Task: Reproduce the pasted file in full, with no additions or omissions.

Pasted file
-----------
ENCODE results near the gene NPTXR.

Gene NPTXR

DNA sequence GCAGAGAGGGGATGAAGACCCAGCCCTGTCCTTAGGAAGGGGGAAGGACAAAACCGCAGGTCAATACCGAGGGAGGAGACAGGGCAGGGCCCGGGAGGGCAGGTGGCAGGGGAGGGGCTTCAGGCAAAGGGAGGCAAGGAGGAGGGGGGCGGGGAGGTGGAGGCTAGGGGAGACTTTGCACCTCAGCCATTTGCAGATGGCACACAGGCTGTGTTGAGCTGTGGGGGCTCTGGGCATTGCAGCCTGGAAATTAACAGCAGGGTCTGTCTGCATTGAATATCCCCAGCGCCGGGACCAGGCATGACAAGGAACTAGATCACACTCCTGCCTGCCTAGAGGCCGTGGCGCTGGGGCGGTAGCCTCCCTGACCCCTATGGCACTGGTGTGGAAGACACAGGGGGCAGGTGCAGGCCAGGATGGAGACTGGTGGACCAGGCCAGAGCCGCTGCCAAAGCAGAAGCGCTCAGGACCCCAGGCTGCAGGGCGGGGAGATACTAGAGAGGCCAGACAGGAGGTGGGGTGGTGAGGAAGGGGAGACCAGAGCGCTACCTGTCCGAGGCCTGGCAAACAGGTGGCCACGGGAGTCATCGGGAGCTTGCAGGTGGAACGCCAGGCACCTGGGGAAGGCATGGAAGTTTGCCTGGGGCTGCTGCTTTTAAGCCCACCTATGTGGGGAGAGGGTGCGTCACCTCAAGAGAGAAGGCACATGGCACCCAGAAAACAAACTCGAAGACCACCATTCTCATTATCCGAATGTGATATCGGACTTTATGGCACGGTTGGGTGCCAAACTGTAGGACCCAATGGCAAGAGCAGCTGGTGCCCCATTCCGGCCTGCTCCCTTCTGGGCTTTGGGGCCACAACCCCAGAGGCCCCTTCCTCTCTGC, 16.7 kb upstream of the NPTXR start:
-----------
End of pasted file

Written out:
ENCODE results near the gene NPTXR.

Gene NPTXR

DNA sequence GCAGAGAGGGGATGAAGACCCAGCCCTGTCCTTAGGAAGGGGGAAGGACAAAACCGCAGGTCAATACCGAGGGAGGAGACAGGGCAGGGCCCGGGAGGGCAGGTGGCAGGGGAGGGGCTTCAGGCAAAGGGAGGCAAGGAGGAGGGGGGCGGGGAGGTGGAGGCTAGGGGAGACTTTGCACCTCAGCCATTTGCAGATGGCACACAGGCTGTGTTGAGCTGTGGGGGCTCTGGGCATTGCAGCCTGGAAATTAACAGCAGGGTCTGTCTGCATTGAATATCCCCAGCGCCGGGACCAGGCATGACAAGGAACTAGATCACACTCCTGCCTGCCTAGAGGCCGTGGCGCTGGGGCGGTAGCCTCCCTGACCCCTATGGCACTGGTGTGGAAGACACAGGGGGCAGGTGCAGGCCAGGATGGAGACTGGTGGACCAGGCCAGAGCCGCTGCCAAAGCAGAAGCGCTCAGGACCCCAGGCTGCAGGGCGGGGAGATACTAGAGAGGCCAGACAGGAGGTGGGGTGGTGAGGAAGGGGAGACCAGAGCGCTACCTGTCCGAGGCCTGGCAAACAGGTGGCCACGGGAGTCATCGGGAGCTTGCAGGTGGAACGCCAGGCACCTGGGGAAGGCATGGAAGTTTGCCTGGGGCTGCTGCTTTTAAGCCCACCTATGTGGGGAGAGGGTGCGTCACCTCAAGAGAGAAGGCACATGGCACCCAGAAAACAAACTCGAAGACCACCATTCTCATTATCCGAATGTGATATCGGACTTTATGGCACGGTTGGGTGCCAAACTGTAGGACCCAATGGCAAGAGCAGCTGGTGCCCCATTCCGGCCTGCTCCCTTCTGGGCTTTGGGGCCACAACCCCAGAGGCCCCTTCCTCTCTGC, 16.7 kb upstream of the NPTXR start: